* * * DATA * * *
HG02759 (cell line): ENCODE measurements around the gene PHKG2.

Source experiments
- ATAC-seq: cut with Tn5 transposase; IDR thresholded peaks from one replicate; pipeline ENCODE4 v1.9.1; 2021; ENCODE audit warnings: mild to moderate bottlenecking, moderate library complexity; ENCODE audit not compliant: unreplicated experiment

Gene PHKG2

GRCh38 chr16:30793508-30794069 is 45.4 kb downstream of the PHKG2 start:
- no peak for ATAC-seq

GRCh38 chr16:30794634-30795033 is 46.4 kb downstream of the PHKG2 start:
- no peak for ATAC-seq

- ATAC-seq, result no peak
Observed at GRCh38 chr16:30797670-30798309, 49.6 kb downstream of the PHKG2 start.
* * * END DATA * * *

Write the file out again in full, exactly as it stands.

HG02759 (cell line): ENCODE measurements around the gene PHKG2.

Source experiments
- ATAC-seq: cut with Tn5 transposase; IDR thresholded peaks from one replicate; pipeline ENCODE4 v1.9.1; 2021; ENCODE audit warnings: mild to moderate bottlenecking, moderate library complexity; ENCODE audit not compliant: unreplicated experiment

Gene PHKG2

GRCh38 chr16:30793508-30794069 is 45.4 kb downstream of the PHKG2 start:
- no peak for ATAC-seq

GRCh38 chr16:30794634-30795033 is 46.4 kb downstream of the PHKG2 start:
- no peak for ATAC-seq

- ATAC-seq, result no peak
Observed at GRCh38 chr16:30797670-30798309, 49.6 kb downstream of the PHKG2 start.